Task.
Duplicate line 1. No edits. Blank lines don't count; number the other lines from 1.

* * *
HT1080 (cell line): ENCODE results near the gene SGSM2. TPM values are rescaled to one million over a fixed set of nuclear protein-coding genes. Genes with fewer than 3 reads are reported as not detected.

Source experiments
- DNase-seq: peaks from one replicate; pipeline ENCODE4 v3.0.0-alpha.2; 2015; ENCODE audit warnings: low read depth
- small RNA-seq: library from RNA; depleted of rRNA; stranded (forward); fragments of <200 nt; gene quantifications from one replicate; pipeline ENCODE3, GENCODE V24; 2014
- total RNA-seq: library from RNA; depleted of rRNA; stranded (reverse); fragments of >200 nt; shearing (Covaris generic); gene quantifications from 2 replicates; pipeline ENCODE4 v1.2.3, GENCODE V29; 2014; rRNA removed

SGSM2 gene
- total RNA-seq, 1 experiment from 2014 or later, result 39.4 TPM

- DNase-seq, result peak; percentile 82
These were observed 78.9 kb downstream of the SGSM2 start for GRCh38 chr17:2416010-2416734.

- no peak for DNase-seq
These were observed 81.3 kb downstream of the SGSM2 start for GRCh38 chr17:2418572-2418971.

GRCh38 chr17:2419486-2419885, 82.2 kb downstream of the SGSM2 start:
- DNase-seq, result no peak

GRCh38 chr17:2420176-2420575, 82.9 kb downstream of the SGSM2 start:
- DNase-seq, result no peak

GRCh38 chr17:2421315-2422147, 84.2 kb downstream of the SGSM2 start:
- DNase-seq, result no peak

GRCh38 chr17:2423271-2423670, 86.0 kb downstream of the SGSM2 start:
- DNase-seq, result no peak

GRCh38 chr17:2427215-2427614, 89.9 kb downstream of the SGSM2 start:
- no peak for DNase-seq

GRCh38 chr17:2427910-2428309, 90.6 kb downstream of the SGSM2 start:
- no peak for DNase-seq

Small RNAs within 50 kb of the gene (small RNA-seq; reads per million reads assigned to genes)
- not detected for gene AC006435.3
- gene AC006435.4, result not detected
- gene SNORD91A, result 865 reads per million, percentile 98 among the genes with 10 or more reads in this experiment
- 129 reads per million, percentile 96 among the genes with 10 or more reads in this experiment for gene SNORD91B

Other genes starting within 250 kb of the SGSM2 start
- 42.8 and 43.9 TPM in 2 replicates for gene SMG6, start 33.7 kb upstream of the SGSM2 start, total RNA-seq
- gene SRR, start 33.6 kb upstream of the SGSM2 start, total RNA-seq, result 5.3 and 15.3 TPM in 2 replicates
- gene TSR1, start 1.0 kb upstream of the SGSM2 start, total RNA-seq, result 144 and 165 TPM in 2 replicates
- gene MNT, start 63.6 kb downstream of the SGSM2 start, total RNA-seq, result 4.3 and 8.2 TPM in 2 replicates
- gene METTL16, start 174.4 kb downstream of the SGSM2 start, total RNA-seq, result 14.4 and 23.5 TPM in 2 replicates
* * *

HT1080 (cell line): ENCODE results near the gene SGSM2. TPM values are rescaled to one million over a fixed set of nuclear protein-coding genes. Genes with fewer than 3 reads are reported as not detected.